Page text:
Attorneys Fee Provision in California Disabled Persons Act Is Not Preempted by the ADA

In Jankey v. Song Koo Lee, 2010 DJDAR 2024 (2010), the California First Appellate District decided an unsettled question relating to the scope of preemption of the Americans with Disabilities Act of 1990, 42 U.S.C. §12101 (ADA). The court reviewed the preemption question vis-à-vis California Civil Code §54, known as the California Disabled Persons Act (CDPA).

The plaintiff was a disabled person who used a wheelchair. The plaintiff sued the owner of a food market, seeking injunctive relief under the ADA and the CDPA. The plaintiff claimed that a step at the entry of the market was a barrier, that effectively prevented him from entering the store. The trial court granted the defendant summary judgment.

As a prevailing party, the defendant moved for attorney fees under Civil Code Section 55 contained in the CDPA. Based on the case authority of Hubbard v. SoBreck LLC, 531 F3d. 983 (9th Cir. 2008), the plaintiff argued that the ADA preempted fee awards to prevailing defendants under Section 55 unless there is affirmative proof that the plaintiff’s action was “groundless.” The court disagreed and granted the defendant fees amounting to $118,458.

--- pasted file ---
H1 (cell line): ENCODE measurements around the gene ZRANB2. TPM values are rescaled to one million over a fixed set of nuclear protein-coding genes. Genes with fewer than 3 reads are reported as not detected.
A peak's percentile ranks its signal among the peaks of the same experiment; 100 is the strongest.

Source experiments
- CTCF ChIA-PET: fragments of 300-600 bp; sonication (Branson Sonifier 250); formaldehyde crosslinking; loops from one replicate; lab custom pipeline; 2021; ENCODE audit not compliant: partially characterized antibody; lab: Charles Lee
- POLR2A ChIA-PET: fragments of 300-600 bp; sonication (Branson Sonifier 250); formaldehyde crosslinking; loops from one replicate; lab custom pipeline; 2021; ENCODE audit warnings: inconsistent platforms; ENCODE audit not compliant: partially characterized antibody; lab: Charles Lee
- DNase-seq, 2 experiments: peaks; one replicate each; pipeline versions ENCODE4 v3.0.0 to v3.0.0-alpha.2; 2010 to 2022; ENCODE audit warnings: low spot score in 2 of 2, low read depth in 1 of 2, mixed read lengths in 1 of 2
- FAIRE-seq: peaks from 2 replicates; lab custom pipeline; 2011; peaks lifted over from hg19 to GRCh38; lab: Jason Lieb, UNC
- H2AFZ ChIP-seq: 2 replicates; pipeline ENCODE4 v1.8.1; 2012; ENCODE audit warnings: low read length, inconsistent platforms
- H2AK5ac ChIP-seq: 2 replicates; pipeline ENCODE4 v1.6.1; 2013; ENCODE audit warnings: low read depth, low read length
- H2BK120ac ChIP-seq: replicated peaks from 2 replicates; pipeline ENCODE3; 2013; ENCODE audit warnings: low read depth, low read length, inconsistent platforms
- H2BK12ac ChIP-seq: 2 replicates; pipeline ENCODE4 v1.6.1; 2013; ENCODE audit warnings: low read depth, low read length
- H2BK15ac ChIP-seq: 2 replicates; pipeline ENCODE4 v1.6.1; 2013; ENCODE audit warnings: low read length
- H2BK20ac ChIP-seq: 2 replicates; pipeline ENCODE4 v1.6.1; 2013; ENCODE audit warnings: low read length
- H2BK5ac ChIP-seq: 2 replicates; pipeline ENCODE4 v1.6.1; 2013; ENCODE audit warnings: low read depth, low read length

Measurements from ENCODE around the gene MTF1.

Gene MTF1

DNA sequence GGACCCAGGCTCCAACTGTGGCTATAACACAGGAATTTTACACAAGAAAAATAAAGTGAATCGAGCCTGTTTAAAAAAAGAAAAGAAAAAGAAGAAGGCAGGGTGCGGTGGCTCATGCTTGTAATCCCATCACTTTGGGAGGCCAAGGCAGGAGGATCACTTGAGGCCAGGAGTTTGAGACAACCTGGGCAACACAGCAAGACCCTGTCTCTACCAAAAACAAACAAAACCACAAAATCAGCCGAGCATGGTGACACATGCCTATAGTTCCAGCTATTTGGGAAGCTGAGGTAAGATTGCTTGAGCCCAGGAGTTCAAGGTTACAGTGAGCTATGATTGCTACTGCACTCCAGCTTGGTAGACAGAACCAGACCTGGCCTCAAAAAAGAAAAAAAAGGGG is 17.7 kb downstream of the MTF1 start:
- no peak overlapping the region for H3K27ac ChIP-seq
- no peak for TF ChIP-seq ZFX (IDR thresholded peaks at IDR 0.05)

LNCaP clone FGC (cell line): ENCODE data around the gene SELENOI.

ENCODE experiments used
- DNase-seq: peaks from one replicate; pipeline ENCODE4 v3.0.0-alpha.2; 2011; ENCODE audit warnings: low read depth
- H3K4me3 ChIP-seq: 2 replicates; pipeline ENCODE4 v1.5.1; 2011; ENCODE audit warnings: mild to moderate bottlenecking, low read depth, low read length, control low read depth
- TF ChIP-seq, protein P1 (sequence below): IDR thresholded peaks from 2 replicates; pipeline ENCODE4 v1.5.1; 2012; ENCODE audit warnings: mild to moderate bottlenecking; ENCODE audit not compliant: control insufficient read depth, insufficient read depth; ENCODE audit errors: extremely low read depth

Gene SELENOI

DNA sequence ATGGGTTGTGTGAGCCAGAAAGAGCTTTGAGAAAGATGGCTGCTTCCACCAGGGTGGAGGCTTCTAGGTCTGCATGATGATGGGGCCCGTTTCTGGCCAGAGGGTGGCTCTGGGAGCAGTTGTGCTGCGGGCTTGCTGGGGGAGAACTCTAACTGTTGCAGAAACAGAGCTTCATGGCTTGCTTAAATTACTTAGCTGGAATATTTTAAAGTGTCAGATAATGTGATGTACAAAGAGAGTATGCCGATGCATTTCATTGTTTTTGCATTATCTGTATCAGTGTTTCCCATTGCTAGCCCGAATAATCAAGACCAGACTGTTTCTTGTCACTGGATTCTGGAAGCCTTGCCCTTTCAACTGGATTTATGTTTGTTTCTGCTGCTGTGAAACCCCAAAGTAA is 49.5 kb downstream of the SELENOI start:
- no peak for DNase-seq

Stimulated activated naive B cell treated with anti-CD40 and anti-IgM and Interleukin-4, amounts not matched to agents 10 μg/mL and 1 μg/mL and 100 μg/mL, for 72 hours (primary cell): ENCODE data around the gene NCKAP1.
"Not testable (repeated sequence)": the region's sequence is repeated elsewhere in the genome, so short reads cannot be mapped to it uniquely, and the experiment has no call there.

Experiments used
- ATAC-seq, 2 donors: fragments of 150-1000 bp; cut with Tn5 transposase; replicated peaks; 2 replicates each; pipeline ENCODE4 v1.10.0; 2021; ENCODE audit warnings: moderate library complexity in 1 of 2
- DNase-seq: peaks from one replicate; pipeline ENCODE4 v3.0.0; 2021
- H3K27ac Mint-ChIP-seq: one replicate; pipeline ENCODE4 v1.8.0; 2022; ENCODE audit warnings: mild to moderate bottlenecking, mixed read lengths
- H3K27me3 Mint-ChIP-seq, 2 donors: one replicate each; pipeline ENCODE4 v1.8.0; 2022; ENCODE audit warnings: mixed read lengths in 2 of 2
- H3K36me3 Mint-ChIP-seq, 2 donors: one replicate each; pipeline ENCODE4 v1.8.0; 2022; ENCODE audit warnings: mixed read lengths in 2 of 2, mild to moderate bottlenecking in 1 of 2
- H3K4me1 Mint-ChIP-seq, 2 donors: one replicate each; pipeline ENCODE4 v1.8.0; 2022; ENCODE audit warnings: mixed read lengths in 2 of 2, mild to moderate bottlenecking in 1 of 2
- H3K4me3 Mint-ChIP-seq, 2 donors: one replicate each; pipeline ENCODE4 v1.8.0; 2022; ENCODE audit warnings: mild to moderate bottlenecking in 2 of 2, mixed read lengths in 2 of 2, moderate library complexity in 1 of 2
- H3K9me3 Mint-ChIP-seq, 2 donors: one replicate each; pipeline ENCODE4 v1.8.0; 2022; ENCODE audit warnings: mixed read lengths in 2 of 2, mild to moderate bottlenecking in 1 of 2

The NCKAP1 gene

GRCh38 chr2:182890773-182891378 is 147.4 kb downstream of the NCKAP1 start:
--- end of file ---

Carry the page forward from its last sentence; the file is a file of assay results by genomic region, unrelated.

The court of appeal affirmed the trial court’s decision. The court noted that the federal law preempts state law when state law is an actual conflict with federal law. The court concluded that Section 55 of the CDPA mandated that a prevailing party in an action to enjoin a violation of disability access requirements is entitled to recover attorney fees.

The court noted that the ADA’s preemption provision’s purpose is to maximize the plaintiff’s options in pursuing state law remedies. Further, it found that a conflict does not exist between the discretionary fee provision of the ADA and mandatory nature of fees under Section 55. Accordingly, the ADA did not preempt Section 55 and the trial court properly awarded the defendant reasonable attorney fees.

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